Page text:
complaints have been presented concerning a submitted manuscript or published paper.

- Reviewer Responsibilities 

Contribution to editorial decisions 
Peer review assists the editor in making editorial decisions and, through the editorial communication with
the author, may also assist the author in improving the manuscript.

- Promptness 
Any invited referee who feels unqualified to review the research reported in a manuscript or knows that its
timely review will be impossible should immediately notify the editor so that alternative reviewers can be

- Confidentiality 
Any manuscripts received for review must be treated as confidential documents. They must not be shown to
or discussed with others except if authorized by the editor.

- Standards of objectivity 

Reviews should be conducted objectively. Personal criticism of the author is inacceptable. Referees should
express their views clearly with appropriate supporting arguments.

- Acknowledgement of sources

Reviewers should identify relevant published work that has not been cited by the authors. Any statement
that an observation, derivation, or argument had been previously reported should be accompanied by the
relevant citation. A reviewer should also call to the editor's attention any substantial similarity or overlap
between the manuscript under consideration and any other published data of which they have personal

- Disclosure and conflict of interest 
Privileged information or ideas obtained through peer review must be kept confidential and not used for
personal advantage. Reviewers should not consider evaluating manuscripts in which they have conflicts of
interest resulting from competitive, collaborative, or other relationships or connections with any of the
authors, companies, or institutions connected to the submission.

Author Responsibilities 

- Reporting standards 

Authors reporting results of original research should present an accurate account of the work performed as
well as an objective discussion of its significance. Underlying data should be represented accurately in the
manuscript. A paper should contain sufficient detail and references to permit others to replicate the work.
Fraudulent or knowingly inaccurate statements constitute unethical behavior and are unacceptable.

- Originality and Plagiarism 

The authors should ensure that they have written entirely original works, and if the authors have used the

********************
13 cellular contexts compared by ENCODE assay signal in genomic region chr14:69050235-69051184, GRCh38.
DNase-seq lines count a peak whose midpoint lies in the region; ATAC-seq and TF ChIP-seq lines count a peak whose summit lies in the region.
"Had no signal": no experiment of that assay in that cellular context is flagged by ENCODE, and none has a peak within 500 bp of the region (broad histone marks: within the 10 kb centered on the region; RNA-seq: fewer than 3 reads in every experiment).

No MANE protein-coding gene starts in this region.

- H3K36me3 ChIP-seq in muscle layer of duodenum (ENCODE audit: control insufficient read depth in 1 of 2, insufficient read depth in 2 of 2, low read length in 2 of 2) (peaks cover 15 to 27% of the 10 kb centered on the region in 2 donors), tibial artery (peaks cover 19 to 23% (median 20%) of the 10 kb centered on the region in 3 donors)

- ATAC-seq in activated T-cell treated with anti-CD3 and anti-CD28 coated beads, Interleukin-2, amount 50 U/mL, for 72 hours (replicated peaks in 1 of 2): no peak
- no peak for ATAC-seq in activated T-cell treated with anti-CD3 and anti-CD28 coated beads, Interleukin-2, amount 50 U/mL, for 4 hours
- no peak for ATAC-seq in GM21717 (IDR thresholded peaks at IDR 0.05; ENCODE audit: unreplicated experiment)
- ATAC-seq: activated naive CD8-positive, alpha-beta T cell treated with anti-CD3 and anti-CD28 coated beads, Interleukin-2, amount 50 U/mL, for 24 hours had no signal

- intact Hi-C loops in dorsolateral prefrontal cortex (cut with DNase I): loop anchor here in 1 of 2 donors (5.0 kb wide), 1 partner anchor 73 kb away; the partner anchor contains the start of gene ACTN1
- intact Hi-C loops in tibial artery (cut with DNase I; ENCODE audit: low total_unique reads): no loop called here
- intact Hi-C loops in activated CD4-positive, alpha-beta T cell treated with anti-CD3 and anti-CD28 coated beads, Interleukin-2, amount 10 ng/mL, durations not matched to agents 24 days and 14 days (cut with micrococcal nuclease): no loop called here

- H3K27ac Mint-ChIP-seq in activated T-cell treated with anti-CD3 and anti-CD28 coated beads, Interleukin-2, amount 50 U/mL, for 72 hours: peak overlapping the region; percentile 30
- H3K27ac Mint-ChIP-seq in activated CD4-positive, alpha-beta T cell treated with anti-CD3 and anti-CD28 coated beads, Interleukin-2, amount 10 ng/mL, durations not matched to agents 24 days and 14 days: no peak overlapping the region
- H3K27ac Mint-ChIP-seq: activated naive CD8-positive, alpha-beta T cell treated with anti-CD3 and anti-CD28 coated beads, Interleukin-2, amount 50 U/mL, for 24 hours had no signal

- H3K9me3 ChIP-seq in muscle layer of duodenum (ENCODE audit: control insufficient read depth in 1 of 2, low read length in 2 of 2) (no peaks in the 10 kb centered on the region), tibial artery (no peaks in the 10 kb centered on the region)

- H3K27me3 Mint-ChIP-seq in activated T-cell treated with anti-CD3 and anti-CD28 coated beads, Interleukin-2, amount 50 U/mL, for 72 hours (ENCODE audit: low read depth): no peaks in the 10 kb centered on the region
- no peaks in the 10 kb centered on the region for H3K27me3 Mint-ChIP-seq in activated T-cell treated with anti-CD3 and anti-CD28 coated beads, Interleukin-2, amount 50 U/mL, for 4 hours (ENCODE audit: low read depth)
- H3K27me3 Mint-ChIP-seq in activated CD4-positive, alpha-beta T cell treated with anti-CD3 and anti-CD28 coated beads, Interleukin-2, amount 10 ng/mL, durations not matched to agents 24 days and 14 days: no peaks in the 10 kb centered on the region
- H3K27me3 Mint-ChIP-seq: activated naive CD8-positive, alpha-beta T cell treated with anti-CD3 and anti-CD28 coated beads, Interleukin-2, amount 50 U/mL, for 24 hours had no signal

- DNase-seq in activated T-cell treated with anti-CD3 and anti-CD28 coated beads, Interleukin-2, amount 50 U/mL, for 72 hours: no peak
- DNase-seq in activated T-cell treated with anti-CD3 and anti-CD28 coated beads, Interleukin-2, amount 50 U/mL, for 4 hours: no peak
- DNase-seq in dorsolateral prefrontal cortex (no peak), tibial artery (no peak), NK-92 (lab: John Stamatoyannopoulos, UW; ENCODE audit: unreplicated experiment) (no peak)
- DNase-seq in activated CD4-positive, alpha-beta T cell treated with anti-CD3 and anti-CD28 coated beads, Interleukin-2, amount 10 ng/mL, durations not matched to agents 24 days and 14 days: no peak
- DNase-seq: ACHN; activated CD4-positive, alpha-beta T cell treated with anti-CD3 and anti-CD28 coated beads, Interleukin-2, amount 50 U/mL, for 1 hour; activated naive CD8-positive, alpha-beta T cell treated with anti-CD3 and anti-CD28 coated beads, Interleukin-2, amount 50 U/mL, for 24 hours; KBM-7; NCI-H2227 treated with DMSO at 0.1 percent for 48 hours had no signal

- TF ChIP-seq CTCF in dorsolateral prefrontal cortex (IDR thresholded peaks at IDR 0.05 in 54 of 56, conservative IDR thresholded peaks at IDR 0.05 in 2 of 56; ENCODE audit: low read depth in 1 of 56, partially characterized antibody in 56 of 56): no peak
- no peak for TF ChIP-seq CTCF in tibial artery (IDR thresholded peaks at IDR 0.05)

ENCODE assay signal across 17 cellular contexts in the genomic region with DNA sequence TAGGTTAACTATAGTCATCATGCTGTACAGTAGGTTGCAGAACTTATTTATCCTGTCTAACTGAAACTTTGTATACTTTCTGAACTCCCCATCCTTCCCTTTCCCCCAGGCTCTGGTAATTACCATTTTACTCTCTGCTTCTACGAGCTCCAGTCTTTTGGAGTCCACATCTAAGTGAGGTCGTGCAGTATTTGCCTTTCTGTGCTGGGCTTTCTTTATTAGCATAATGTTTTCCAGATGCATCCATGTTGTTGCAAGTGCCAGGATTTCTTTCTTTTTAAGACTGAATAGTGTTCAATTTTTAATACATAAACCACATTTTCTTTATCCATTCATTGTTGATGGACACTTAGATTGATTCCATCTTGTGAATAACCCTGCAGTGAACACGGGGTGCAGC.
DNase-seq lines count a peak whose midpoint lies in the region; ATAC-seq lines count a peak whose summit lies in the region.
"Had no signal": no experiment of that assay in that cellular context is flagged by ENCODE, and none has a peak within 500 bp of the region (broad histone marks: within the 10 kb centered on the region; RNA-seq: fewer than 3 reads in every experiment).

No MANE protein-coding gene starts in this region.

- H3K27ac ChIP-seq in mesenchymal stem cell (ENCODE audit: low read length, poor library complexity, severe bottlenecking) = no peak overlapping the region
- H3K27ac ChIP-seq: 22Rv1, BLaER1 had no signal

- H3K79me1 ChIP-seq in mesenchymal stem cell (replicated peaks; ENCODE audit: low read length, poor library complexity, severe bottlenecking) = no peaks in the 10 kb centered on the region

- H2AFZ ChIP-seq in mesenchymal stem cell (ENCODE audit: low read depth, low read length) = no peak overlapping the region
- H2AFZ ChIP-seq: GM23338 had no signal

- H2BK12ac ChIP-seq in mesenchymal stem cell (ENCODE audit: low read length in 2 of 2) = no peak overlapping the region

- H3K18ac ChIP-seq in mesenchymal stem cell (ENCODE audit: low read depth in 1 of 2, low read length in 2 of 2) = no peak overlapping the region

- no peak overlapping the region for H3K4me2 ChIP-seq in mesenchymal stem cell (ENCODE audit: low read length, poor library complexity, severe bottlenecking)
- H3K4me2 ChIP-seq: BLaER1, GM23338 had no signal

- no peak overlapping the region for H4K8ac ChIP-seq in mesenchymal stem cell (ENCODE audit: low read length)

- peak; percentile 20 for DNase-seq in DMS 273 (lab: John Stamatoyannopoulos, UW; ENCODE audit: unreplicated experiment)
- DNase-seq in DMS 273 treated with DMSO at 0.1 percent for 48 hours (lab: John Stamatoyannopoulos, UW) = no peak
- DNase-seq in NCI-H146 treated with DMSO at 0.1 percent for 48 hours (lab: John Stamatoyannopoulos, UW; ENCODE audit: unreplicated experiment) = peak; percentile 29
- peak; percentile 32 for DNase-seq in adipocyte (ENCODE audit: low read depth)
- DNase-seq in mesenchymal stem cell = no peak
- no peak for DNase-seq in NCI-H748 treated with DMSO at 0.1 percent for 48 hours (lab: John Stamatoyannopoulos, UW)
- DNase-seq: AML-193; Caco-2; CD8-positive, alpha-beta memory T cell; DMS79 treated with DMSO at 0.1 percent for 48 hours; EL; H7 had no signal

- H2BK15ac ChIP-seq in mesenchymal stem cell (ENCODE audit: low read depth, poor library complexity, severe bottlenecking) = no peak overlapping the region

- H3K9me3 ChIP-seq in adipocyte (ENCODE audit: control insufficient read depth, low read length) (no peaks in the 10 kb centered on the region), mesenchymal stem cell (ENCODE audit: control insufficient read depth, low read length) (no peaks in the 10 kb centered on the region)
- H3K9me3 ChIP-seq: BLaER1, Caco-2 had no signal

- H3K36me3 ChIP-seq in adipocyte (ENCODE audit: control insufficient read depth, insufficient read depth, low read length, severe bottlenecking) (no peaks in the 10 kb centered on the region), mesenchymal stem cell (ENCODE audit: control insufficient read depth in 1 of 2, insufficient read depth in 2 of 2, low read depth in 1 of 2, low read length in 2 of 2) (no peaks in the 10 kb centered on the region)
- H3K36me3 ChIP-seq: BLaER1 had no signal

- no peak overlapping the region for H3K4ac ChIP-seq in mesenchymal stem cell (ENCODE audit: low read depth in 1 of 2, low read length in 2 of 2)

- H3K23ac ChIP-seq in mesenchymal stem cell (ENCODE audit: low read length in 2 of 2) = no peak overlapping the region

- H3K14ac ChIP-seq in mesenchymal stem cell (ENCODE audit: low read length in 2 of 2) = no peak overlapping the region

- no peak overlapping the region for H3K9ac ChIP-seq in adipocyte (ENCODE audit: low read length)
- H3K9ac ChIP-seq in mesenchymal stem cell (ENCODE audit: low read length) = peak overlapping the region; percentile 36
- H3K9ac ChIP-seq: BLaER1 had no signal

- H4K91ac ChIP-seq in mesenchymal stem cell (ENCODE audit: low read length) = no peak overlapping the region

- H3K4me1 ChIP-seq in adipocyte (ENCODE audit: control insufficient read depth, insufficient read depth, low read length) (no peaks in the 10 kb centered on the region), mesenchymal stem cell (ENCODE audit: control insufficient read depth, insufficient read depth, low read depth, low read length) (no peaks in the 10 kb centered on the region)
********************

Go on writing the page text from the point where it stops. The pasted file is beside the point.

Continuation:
work and/or words of others that this has been appropriately cited or quoted.

- Multiple, redundant or concurrent publication

An author should not in general publish manuscripts describing essentially the same research in more than
one journal or primary publication. Parallel submission of the same manuscript to more than one journal
constitutes unethical publishing behavior and is unacceptable.

- Acknowledgement of sources 

Proper acknowledgment of the work of others must always be given. Authors should also cite publications
that have been influential in determining the nature of the reported work.

- Authorship of a manuscript 

Authorship should be limited to those who have made a significant contribution to the conception, design,
execution, or interpretation of the reported study. All those who have made significant contributions should
be listed as co-authors. Where there are others who have participated in certain substantive aspects of the
research project, they should be named in an Acknowledgement section. The corresponding author should
ensure that all appropriate co-authors (according to the above definition) and no inappropriate co-authors
are included in the author list of the manuscript, and that all co-authors have seen and approved the final
version of the paper and have agreed to its submission for publication.

- Hazards and human or animal subjects 

If the work involves chemicals, procedures or equipment that have any unusual hazards inherent in their use,
the authors must clearly identify these in the manuscript.

- Disclosure and conflicts of interest 

All authors should disclose in their manuscript any financial or other substantive conflict of interest that
might be construed to influence the results or their interpretation in the manuscript. All sources of financial
support for the project should be disclosed.

- Fundamental errors in published works 

When an author discovers a significant error or inaccuracy in his/her own published work, it is the author’s
obligation to promptly notify the journal’s editor or publisher and cooperate with them to either retract the
paper or to publish an appropriate erratum.

- Publisher’s Confirmation 

In cases of alleged or proven scientific misconduct, fraudulent publication or plagiarism the publisher, in
close collaboration with the editors, will take all appropriate measures to clarify the situation and to amend
the article in question. This includes the prompt publication of an erratum or, in the most severe cases, the
complete retraction of the affected work.